The temperature in Abuja shortly after 1 a.m. Friday was 26 degrees, with Nigeria’s NiMet forecasting a high of 35° (95° Fahrenheit) by late afternoon – and that’s kept Nigerians talking about the unseasonably warm weather for this year’s Christmas season.
This week, Zenith Bank ran a #ChristmasinNigeria campaign to ask how folks know when they’re feeling the season. “You wake up one morning and there’s harmattan,” Zenith said in their message. “Harmattan signifies the start of the Christmas season.”
Yet not this year.
Normally, the dry, dusty Saharan winds are common from November or December into March in West Africa, blowing cooler air across Ghana, Cote d’Ivoire and other Gulf of Guinea nations, and blowing desert dust west as far as the Cape Verde Islands.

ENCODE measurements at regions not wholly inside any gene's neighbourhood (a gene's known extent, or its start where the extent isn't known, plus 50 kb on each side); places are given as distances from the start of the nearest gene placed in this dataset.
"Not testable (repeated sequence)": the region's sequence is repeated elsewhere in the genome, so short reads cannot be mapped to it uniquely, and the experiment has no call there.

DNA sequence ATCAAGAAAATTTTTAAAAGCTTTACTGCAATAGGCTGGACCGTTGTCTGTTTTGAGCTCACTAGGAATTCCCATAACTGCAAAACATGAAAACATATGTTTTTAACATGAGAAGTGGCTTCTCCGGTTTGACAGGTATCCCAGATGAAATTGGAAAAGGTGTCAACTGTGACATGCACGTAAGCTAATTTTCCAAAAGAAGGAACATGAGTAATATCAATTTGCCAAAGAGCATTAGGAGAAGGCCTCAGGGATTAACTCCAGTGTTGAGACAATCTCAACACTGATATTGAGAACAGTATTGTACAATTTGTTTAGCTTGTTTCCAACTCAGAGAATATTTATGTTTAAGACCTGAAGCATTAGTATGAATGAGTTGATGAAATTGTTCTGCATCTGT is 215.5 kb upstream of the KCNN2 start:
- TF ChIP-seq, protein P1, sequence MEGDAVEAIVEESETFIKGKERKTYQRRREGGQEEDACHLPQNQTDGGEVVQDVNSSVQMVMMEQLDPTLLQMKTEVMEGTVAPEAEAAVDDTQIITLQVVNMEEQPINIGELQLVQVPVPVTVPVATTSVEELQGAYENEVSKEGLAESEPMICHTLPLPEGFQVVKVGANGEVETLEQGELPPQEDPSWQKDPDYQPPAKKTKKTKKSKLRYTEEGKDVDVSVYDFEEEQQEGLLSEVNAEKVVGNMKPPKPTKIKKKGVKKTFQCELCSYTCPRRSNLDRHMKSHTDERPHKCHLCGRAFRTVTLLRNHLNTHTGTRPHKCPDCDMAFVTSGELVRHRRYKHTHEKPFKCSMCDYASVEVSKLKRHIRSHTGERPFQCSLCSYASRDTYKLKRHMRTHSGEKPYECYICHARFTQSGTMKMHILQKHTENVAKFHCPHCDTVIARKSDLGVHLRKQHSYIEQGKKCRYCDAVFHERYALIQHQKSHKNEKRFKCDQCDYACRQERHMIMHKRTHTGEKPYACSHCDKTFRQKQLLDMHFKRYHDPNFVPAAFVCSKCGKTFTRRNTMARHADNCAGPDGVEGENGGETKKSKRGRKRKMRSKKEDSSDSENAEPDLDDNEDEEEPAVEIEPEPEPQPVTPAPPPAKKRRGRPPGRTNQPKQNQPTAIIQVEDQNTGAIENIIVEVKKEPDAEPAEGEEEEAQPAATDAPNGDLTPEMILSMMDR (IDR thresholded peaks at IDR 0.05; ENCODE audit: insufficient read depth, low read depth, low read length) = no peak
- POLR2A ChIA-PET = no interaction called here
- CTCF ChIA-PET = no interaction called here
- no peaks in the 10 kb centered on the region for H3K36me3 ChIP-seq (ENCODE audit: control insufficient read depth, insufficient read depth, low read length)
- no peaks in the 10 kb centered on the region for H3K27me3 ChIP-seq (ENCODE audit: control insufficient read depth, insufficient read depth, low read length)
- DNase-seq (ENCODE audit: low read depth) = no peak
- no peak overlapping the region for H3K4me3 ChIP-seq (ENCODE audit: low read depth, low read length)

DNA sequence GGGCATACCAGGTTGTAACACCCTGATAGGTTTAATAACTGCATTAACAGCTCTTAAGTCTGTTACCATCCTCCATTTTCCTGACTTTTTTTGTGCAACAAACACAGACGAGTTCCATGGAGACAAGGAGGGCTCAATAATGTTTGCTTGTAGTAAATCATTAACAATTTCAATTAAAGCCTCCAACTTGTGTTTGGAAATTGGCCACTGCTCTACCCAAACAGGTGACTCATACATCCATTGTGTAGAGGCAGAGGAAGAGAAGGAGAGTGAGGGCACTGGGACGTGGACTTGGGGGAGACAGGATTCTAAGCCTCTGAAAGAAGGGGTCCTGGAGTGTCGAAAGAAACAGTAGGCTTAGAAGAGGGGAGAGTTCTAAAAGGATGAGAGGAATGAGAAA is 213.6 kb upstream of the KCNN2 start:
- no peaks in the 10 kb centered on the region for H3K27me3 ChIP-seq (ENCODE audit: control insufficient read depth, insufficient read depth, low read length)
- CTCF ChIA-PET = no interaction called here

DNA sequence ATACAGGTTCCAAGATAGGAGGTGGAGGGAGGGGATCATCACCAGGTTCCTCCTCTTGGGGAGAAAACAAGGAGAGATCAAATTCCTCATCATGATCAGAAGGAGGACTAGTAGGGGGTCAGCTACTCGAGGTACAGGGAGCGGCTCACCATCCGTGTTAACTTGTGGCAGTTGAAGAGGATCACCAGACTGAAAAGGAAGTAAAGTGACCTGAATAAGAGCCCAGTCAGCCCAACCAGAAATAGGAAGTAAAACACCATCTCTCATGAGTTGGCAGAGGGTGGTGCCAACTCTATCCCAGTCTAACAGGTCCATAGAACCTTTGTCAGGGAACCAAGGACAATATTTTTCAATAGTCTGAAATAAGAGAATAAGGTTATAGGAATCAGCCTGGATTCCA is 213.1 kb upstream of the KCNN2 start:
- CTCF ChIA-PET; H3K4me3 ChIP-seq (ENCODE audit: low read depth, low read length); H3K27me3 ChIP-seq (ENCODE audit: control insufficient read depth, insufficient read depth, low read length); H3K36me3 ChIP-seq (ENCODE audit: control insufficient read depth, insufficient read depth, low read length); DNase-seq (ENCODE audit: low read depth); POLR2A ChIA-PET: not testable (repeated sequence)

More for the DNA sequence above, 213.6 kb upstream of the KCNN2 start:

Harmattan winds bring their own complications, including travel disruptions because of poor visibility caused by the dust and haze. Public health officials prepare for increased meningitis cases tied to the seasonal winds too.
But there’s no harmattan in Lagos and Port Harcourt, where people have taken to social media to lament both the December heat and rain, and their wistful wishes that cooler harmattan weather would arrive in time for the holidays.
“In other news, am I the only one who’s not feeling this year’s Christmas that much?” asked radio host Chuma Nnoli in a warm, humid Port Harcourt. “The regular harmattan cold is nowhere to be found.”
Neither is a quick cool-down. Lagos and Port Harcourt can expect a high of 33° on Friday, according to NiMet. It’ll be 34° on Monday in Lagos, and 31° in Port Harcourt, prompting some Nigerians to say they miss the season they knew in childhood.
“Christmas without harmattan,” said one in a Twitter message Thursday. “Things have really changed in this country.”
Image: Zenith Bank file